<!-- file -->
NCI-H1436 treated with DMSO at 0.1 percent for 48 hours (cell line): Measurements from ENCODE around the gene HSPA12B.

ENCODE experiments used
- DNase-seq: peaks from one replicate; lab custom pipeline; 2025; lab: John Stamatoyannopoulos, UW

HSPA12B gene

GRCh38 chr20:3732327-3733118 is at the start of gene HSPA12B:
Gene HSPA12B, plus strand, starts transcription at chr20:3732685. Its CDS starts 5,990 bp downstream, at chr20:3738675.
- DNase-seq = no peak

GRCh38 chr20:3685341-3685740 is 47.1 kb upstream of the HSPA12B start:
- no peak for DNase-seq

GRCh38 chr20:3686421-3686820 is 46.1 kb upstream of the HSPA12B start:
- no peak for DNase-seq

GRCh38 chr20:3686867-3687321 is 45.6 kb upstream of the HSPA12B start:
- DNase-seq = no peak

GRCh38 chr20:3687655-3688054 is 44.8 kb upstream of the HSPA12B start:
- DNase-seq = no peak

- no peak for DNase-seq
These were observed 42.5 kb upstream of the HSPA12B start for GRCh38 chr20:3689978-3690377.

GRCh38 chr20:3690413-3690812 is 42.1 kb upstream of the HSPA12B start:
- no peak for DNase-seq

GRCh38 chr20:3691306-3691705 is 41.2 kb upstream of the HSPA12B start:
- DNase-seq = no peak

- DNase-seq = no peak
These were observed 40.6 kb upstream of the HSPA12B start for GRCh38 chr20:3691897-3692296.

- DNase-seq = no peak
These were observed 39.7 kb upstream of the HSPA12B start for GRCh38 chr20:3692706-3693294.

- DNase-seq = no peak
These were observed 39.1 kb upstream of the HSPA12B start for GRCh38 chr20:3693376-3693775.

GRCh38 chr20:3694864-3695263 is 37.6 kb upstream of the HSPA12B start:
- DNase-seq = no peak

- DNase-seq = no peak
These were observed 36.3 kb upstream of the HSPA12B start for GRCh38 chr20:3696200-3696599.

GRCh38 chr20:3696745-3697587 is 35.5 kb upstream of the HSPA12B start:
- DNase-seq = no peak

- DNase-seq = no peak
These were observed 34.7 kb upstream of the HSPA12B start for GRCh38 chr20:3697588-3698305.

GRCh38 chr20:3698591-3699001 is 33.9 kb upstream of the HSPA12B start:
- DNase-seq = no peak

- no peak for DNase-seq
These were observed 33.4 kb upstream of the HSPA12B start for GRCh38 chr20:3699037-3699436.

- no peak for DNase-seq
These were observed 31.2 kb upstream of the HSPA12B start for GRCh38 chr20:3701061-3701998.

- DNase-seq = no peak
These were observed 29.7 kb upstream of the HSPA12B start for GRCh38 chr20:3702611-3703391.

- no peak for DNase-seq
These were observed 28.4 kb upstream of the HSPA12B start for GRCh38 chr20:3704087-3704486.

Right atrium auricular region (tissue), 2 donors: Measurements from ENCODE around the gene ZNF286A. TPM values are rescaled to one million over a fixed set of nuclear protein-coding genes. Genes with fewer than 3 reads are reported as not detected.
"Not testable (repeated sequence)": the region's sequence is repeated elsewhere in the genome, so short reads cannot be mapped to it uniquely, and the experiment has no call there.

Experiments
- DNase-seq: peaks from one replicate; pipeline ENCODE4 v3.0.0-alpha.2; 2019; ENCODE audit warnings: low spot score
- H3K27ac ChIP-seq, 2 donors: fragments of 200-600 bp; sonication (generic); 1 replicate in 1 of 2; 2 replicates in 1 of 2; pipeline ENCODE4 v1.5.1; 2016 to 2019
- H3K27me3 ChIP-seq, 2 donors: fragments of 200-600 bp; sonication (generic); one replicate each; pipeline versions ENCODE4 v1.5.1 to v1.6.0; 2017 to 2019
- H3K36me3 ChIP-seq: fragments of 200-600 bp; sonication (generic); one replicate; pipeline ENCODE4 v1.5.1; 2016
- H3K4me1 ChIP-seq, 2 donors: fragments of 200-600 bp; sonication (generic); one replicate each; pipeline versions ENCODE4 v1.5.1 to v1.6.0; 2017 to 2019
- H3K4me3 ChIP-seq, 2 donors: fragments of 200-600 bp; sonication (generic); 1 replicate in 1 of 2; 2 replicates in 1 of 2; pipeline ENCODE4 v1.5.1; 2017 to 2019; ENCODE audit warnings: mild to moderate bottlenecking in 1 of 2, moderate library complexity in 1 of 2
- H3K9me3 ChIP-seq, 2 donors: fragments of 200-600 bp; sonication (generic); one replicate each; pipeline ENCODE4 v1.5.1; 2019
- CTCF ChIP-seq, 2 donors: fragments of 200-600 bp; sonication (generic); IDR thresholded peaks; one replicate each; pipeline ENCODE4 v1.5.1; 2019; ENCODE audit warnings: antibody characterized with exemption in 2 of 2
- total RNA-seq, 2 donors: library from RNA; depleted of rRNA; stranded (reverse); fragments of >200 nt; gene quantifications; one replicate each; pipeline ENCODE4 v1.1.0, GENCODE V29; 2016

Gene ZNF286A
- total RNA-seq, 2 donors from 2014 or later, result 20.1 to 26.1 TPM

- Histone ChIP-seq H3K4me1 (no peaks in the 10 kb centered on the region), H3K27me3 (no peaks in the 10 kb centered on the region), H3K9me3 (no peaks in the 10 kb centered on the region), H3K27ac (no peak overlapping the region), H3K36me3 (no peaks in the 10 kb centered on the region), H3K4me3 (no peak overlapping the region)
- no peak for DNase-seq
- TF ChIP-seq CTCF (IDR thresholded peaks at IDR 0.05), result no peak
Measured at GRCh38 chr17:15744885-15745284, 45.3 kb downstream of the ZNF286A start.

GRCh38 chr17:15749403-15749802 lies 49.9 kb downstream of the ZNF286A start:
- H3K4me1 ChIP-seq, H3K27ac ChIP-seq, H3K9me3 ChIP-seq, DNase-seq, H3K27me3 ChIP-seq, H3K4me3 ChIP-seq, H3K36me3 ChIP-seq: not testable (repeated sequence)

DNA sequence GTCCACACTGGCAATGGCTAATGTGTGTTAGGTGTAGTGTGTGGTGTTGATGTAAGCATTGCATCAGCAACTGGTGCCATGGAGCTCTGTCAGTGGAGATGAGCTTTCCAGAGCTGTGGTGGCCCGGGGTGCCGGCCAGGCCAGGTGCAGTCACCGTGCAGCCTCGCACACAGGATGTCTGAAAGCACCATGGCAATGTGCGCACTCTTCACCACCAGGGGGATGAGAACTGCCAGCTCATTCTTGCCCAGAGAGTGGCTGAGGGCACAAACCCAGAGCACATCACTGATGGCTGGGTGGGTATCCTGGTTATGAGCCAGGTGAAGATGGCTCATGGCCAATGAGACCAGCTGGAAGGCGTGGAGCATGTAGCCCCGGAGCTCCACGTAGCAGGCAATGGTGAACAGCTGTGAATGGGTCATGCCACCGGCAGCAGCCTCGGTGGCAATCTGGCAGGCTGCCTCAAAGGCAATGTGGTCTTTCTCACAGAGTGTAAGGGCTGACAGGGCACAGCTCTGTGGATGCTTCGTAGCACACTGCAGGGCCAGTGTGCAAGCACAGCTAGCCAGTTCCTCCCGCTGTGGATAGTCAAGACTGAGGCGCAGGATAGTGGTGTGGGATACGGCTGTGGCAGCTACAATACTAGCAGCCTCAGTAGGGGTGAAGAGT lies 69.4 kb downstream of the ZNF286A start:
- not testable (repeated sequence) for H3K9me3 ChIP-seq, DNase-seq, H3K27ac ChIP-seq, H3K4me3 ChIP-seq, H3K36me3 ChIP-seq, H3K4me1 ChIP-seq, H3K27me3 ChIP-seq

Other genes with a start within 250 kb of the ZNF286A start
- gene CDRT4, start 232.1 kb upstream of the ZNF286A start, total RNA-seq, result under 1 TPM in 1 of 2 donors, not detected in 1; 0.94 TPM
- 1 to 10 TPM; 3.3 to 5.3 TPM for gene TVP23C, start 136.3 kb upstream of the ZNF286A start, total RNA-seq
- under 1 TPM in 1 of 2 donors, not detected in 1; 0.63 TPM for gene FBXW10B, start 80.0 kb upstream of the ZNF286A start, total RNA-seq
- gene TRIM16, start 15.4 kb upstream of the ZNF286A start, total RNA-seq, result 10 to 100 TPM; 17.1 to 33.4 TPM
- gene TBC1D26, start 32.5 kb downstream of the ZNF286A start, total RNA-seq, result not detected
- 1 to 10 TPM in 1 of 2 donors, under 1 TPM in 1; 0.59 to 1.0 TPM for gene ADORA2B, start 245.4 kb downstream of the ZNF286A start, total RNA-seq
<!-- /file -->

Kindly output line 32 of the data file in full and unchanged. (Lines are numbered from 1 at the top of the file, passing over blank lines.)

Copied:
GRCh38 chr20:3696745-3697587 is 35.5 kb upstream of the HSPA12B start: